June 14, 2016

Say their names; do some reading.

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Dave Holmes in Esquire on what it costs to be gay in public:

But here’s the thing: terrorism toward LGBT people is a redundancy…. Too many of us have been terrorized by actual violent acts, but each of us—when we are called a faggot, when we hear a gay joke and nobody speaks up, when we watch a dozen presidential hopefuls from one of our country’s two political parties promise to amend the Constitution to steal our civil rights—has been subject to an act that is dangerous to human life. We all have scars on our souls from it. All of us.

Huw Lemmey at the London Review of Books on the future of Pride:

Politicians condemn the hatred in Orlando as uniquely other, imported, foreign, anti-Western; but last year Ted Cruz gratefully accepted the endorsement, with a warm handshake, of a pastor who had just called for the execution of gay men. LGBT people see this. Just as we see the hand-wringing equivocation from cisgendered people who are ‘uncomfortable’ about sharing public bathrooms with trans people. We understand who the political buzzword ‘family’ includes, and who it excludes. We understand violence and hatred as the ever-present look over the shoulder when we hold our lovers’ hands.

There’s a faultline between the way much of the media and many straight people are interpreting the Orlando attack, in the context of Islamist terrorism and the attacks in Paris and Brussels, and the way many LGBT people understand it, on a spectrum of daily violence and prejudice. It makes sense within a general tendency intent on denying our humanity, from the ongoing attempts to prevent trans people from using public bathroom facilities to the bombing of Target, attacks on Gay Pride parades, transphobic murders, the Admiral Duncan nailbomb and the constant, low-level threat of aggression you face by simply being a queer person in public. And if we say that this attack is part of living in a homophobic and transphobic society, we will further be insulted as shills for terrorists, liberals in denial, cowards and more. Queer Muslims, meanwhile, face the combined bigotry of homophobia, transphobia, Islamophobia and racism.

Nicole Colson in Jacobin on alternatives to hate and bigotry:

At a time when Republicans in particular have whipped up hysteria about the supposed threat that transgender people pose by using bathroom facilities corresponding to their self-identified genders, any who now claim to be outraged by bigotry against the LGBT community are the rankest kind of hypocrite.

For his part, Barack Obama said in a press conference following the shooting that it was “an act of hate. And as Americans, we are united in our resolve to defend our people.”

In fact, Omar Mateen was “our people” — an American whose views of LGBT people was irreparably warped by bigotry, whatever inspired it.

Samra Habib in The Guardian on the mourning of queer muslims:

We are now used to the fact that, every time a criminally misguided Muslim commits an act of violence, the entire religion and all its followers are questioned and placed under suspicion in a way that isn’t replicated with other faiths. We – and this of course includes queer Muslims – have to take extra care walking down the street at night and entering our mosques for fear of Islamophobic attacks. Muslim organizations and activist groups are tasked with the responsibility of releasing public statements, apologizing for the actions of terrorists and reminding the world that Islam promotes peace so innocent Muslims who are just trying to go about their daily lives don’t suffer repercussions.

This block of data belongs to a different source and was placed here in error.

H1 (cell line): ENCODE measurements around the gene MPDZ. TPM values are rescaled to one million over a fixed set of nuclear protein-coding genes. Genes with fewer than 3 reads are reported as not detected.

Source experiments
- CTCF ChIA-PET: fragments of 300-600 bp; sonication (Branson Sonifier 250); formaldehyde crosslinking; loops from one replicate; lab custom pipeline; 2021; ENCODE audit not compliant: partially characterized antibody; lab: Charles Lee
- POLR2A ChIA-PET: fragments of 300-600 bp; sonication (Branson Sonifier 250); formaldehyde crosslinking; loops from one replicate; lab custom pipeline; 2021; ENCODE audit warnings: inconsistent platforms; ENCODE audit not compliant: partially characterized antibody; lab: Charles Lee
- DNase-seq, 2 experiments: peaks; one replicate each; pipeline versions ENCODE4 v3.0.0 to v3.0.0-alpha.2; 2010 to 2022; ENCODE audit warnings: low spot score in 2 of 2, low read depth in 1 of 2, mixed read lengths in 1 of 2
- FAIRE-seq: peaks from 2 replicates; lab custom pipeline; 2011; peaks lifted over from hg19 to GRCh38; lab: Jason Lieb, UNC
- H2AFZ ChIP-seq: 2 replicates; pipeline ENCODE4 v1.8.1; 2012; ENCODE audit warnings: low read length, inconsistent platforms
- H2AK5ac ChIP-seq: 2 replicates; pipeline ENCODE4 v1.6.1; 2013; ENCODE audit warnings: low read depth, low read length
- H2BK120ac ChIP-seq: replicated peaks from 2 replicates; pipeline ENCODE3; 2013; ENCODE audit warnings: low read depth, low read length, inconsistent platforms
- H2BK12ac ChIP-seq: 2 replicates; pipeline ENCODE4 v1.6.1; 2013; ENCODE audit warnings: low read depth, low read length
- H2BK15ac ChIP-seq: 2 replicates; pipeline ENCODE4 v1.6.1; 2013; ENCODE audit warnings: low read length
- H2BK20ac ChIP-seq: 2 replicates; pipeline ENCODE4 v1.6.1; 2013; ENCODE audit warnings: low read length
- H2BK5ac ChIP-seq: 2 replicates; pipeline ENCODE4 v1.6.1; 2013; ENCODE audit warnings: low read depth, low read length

Much has been written about what drives someone to kill innocent people. Arie Kruglanski, a psychology professor at the University of Maryland, studied the final words of suicide bombers and discovered a pattern: their motivation is personal significance and a search for a meaning that they are brainwashed into believing can only come with death. This is not the typical Muslim experience, but an aberration.

Richard Kim in The Nation on the magic of gay bars:

Gay bars are therapy for people who can’t afford therapy; temples for people who lost their religion, or whose religion lost them; vacations for people who can’t go on vacation; homes for folk without families; sanctuaries against aggression. They take sound and fabric and flesh from the ordinary world, and under cover of darkness and the influence of alcohol or drugs, transform it all into something that scrapes up against utopia.

I’ve never been to Pulse, the Orlando gay nightclub where Omar Mateen killed 49 people and wounded another 53. But I know that for some queer people there it was their utopia. Or, as Daniel Leon-Davis movingly recollects, a “safe haven,” the place “where I learned to love myself as a gay man,” and the place “where I learned to love my community.” Or as President Obama put it, “a place of solidarity and empowerment.” Last night, this place was violated.

And here’s a recommended reading list compiled by librarians and teachers.

 

 

Ian Dreiblatt is the director of digital media at Melville House.

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